About 10 years ago, before he passed away, my grandfather showed me something that forever changed my approach to investing.

One evening from his office drawer he pulled out a dividend check bearing the name of a prominent Canadian company. As he explained, the annual dividend was worth half of what he paid for the stock. 

Of course, that didn't happen overnight. I think my grandfather had been holding onto those shares since the late 1960's. But the point is that even a modest yield can become a cash-flow machine if given enough time. 

Unfortunately, many investors reach for the highest-yielding stocks they can find. But as my grandfather taught me, when building a stream of retirement income, it's not yield but dividend growth that really matters. It's about finding a cash flow trickle that could one day become a mighty river. 

Chevron (NYSE:CVX) is a great example of what the power of compound growth can do for a stock's yield. Over the past decade, the company has increased its dividend at a 10.6% compounded annual rate. If you had bought and held the stock over that time, the yield on your original investment would be 11.5% today.

Take a look at the chart below to see what I mean. This example assumes you purchased 100 Chevron shares at around $34 near the beginning of 2003.

The magic of compounding

YearDividend Per ShareTotal DividendsYield On Cost
2013 $3.90 $390 11.47%
2012 $3.51 $351 10.32%
2011 $3.09 $309 9.09%
2010 $2.84 $284 8.35%
2009 $2.66 $266 7.82%
2008 $2.53 $253 7.44%
2007 $2.26 $226 6.65%
2006 $2.01 $201 5.91%
2005 $1.75 $175 5.15%
2004 $1.53 $153 4.50%
2003 $1.43 $143 4.21%

Source: Yahoo! Finance

Let's continue this thought experiment for another decade. Assuming that Chevron can continue to grow its dividend at a 10% compounded annual rate, by 2023 our yield on cost would be 30%!

But it gets even better. Over the previous 10 years, Chevron also repurchased 10% of its outstanding shares. This increases our stake in a wonderful business and is something we can expect to continue in the upcoming decade.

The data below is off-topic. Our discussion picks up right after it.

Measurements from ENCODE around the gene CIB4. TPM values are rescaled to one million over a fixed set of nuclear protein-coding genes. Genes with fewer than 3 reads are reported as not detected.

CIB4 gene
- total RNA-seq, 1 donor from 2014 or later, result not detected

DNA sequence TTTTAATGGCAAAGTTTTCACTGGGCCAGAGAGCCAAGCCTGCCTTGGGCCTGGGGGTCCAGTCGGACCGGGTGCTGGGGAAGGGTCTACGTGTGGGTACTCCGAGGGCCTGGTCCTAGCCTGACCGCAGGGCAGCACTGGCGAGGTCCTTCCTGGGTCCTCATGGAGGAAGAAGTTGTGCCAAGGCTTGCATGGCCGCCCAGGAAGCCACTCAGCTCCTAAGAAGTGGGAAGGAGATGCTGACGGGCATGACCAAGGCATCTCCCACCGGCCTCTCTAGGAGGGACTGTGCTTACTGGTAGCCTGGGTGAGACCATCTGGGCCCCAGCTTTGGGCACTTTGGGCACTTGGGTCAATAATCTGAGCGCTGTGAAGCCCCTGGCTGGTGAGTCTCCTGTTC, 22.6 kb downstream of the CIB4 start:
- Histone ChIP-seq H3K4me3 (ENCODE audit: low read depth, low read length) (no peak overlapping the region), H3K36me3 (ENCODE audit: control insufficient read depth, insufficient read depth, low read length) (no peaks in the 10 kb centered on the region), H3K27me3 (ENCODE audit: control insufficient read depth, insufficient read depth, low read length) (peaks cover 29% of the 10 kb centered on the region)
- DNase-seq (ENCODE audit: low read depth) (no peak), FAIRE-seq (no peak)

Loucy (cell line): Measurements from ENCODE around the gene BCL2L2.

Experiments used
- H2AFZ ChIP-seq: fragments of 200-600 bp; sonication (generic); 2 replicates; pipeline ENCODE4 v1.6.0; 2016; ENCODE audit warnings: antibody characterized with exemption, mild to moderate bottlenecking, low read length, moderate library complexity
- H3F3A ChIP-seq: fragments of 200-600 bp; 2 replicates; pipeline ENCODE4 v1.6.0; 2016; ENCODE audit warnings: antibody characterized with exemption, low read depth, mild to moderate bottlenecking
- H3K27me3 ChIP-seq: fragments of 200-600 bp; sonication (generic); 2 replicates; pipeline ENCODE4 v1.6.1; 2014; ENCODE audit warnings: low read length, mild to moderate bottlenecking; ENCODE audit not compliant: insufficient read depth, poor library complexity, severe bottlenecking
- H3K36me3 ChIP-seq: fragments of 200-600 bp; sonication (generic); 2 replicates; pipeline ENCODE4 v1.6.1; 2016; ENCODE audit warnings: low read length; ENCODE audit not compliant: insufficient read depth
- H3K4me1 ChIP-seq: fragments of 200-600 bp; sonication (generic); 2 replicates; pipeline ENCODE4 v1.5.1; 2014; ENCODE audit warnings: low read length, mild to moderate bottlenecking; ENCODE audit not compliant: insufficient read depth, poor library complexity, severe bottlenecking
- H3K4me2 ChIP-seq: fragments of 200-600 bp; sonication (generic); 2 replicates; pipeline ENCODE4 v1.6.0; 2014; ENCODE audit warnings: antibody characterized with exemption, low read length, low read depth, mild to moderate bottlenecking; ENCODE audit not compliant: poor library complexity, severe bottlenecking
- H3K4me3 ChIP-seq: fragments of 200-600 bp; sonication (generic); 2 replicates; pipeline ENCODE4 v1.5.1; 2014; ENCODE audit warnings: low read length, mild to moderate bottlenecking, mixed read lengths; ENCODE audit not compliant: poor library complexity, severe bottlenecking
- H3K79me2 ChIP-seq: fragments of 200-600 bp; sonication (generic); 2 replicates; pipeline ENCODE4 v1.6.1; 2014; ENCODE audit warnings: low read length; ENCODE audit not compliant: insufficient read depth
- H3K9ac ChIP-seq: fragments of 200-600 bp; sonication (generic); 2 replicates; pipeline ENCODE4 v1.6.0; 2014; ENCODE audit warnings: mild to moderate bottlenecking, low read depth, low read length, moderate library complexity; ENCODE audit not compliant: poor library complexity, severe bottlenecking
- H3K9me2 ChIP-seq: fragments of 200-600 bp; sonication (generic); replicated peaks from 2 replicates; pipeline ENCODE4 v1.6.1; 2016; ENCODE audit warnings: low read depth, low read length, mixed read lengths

But can Chevron realistically maintain this growth rate? Actually, it's not really a crazy assumption. Many of the company's big investments, such as the Alberta oil sands, are just beginning to bear fruit. Chevron estimates that total production will grow 27% by 2017.This should generate plenty of cash flow for additional dividend hikes and share buybacks. 

Will most investors do this? No, probably not for a couple of reasons reasons. 

Sucker punched
First, investors are often suckered in by high payouts. Take Encana (NYSE:ECA), for example. Earlier this year, the natural gas producer sported a yield north of 4.5% financed by debt. But today, low commodity prices and the need to conserve cash for its reorganization have forced the company to cut its distributions. Shareholders have learned that it's far better to have a sustainable yield that can grow over time. 

Second, it's boring. Compounding growth over decades is about as fun as folding laundry. It's far more exciting to follow today's sexy names like Facebook, Twitter, or BlackBerry. But I think we all understand intuitively that excitement and profits usually don't go together. 

Chevron is evidence that when it comes to income investing, dividend growth is far more important than a big yield. As my grandfather taught me, even a humble yield can become an income torrent if given enough time.


Robert Baillieul has no position in any stocks mentioned. The Motley Fool recommends Chevron. Try any of our Foolish newsletter services free for 30 days. We Fools may not all hold the same opinions, but we all believe that considering a diverse range of insights makes us better investors. The Motley Fool has a disclosure policy.